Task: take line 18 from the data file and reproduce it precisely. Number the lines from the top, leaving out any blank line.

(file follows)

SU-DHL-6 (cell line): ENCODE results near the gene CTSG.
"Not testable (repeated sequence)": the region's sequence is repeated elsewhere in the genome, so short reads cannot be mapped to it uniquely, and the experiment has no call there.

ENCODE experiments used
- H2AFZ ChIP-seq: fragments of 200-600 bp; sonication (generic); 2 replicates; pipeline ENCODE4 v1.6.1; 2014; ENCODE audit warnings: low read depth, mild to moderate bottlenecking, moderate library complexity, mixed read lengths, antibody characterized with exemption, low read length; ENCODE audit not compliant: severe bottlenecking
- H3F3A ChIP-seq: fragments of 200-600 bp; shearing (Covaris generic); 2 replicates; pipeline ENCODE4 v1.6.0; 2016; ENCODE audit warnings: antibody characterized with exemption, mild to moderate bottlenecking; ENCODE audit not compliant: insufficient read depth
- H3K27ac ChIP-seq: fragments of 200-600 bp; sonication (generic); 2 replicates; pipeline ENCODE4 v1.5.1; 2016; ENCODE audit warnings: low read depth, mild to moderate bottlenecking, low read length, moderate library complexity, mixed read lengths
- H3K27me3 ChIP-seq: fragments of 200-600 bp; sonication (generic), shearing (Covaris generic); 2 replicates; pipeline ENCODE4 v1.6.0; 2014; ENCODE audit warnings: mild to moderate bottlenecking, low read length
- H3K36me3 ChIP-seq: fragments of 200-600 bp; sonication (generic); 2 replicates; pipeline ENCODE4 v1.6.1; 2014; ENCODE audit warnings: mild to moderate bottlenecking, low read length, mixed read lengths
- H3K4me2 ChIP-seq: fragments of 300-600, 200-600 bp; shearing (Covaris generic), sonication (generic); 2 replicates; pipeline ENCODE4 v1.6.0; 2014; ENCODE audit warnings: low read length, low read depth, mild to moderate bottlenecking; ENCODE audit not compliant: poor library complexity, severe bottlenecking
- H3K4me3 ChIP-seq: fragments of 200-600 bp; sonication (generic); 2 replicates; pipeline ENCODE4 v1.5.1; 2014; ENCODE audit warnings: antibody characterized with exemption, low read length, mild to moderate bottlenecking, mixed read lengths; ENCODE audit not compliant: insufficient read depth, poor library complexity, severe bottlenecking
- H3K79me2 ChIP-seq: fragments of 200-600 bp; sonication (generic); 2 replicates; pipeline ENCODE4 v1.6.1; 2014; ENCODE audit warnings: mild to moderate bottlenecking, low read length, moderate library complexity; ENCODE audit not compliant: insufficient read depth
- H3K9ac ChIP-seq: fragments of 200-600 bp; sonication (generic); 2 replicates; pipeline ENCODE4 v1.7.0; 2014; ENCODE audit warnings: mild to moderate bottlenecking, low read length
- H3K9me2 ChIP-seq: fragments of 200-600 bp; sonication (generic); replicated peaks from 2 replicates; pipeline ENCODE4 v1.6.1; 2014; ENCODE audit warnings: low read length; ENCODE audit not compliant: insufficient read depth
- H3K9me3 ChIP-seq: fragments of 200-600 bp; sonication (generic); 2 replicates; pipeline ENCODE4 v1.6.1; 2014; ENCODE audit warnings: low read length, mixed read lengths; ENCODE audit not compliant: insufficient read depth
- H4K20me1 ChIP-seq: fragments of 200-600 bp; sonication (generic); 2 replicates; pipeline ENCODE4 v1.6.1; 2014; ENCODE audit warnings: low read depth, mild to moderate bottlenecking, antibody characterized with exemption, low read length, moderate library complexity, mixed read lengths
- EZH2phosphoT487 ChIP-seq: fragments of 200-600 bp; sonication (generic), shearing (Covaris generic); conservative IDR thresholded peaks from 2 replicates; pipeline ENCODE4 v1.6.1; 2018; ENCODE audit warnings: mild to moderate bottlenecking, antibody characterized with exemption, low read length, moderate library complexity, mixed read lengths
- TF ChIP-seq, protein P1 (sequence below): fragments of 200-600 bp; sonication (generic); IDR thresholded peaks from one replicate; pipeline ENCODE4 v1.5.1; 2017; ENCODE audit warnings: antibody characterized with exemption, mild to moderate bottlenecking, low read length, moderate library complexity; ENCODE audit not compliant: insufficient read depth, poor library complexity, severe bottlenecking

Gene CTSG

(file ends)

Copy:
Gene CTSG